Cleaning Up Comments  | American Journalism Review
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From AJR,   June/July 2010

Cleaning Up Comments   

WEB EXCLUSIVE
When readers spot offensive online comments on Gannett Web sites, Pluck Media Solutions jumps into the fray.

By Alexis Gutter
Editorial assistant Alexis Gutter (agutter@ajr.umd.edu) is a student at the Philip Merrill College of Journalism.     


Tired of hate-filled, profanity-spewing posters hiding behind their anonymous little avatars and hijacking the online conversation?

Well, Gannett is.

The nation's largest newspaper chain hired Pluck Solutions to moderate comments on its 105 news sites in hopes of restoring a more civil tone to digital dialogue, says Maribel Wadsworth, digital news executive for Gannett's U.S. Community Publishing Division.

To see if outsourcing moderation would work, Gannett launched a test at 10 of its sites in February in which moderators decided what to do about posts that had been flagged by readers as abusive. The test was a success, and in July Pluck began dealing with challenged posts at all of the company's online operations.

Pluck screens comments that have been forwarded by offended users to "abuse queues." When a reader comes across a comment that seems objectionable, he or she can click an icon that says "report abuse," which puts the contested remark in place for a Pluck moderator to check it out within about 20 minutes.

Having people whose sole priority is to handle abusive comments swiftly, including at night and on weekends, is a good layer of moderation to add to the sites, Wadsworth says, but Gannett staffers still monitor comments that haven't been flagged.

"It's a good tool to have in the toolbox, not something we have given away to a company," she says.

But with an estimated 165,000 abuse reports per month, Pluck still has a full plate. Based on detailed guidelines set by Gannett about what type of comments are suitable, the moderator judges whether or not a disputed post should remain on the site.

Given the inherent subjectivity of such decisions, the guidelines are extensive, Wadsworth says. In cases involving profanity and racial slurs, the choice is often obvious. But because what one person might find offensive another might consider amusing or snarky, there's a gray area of appropriateness. When such situations arise, Pluck moderators work with editors at the individual sites to make the call.

"We want good conversation, and the majority of users do that," Wadsworth says. "We don't want to overreact for the bad behavior of a few."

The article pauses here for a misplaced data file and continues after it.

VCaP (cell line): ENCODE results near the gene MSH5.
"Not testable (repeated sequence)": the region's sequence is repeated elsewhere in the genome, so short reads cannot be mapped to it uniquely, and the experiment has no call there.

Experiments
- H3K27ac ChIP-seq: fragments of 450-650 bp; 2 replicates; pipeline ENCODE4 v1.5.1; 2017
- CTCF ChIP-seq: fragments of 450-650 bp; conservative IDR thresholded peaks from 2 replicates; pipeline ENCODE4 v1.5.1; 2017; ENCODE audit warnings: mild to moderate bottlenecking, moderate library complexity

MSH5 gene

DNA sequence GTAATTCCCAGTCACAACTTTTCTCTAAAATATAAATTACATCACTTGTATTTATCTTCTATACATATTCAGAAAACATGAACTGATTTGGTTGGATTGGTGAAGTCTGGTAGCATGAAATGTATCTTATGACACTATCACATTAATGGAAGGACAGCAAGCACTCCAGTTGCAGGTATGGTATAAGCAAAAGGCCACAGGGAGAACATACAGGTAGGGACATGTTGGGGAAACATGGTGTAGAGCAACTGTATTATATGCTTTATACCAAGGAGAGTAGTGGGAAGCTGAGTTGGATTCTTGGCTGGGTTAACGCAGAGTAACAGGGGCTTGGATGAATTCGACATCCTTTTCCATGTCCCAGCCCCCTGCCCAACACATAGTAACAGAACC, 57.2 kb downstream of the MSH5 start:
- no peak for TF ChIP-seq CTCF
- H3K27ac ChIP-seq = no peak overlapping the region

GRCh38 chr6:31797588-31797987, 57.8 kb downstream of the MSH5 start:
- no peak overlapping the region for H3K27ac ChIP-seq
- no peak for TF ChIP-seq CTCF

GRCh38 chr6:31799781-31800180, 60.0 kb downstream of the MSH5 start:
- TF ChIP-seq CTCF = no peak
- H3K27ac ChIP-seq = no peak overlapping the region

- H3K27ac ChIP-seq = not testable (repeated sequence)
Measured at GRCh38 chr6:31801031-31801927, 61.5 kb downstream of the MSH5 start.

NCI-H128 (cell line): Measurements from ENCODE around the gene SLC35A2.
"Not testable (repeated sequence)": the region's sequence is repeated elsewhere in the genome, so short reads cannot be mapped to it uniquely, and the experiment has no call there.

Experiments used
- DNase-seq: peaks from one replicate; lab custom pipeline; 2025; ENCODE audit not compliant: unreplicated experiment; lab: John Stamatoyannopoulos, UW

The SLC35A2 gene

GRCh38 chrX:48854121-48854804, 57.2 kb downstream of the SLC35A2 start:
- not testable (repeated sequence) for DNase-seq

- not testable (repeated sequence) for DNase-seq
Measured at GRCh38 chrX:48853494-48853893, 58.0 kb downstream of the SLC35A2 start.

And while it's a shame that the bad behavior of a few can tarnish a valuable online forum, it means more business for companies like Pluck.

Pluck, a social media application developer, is an entity of Demand Media, which owns a number of Web properties. Companies use Pluck to integrate social media onto their sites through a variety of options that Pluck offers, such as comments, blogs and forums. Pluck also offers tools to manage the activities, which is where moderation comes in, says Don Roedner, director of marketing for Demand Media Business Solutions Group.

Since Demand acquired Pluck in March of 2008 and launched moderation services the following November, the tool has been the company's fastest growing offering. Today, Pluck has 20 employees who provide around the clock support to about 100 clients. These moderators make hundreds of thousands of decisions on comments each month, Roedner says.

While Gannett hired Pluck to have an actual person deal with challenged posts, Pluck also offers other forms of moderation, including a "dirty words filter," Roedner says. When racist, profane or otherwise objectionable material appears, the software kicks back the comment to the commenter, calling for a modification. While Gannett screens comments only after they are posted, some companies prefer to monitor them before they go live.

Because companies have different styles and approaches, Pluck tailors its moderation to the wants and needs of each individual client. Consider the case of nfl.com: "They're after the young male demographic, and it's not going to be a tea party," Roedner says. And so Pluck "will block profanity, but won't block spirited, colorful dialogue that newspapers would cut."

This is not to say that newspaper sites have to be sterile. After all, Gannett turned to Pluck because it wants to maintain vibrant community discussion. That's also one of the reasons that the company allows anonymous comments, a widespread but controversial practice that has come under fire. In recent weeks the Buffalo News and the Reading Eagle in Pennsylvania have banned anonymous comments.

Anonymity has its drawbacks, but it also allows a people a level of comfort that Gannett values. "Some people will speak less freely if their names are attached, and we understand," Wadsworth says.

So rather than suppress the views of all those shy Webbies, Gannett is investigating other options to pile on top of moderation. Some ideas include integrating Facebook with commenting, a reward system for surrendering anonymity and a user hierarchy for commenting based on peer review.

But for now, the company sees outsourcing moderation as a step in the right direction.

"Folks who have comments removed take notice, and awareness is growing that this is a priority," Wadsworth says. "It doesn't mitigate all bad behavior, but everyone knows that the tolerance is not great."

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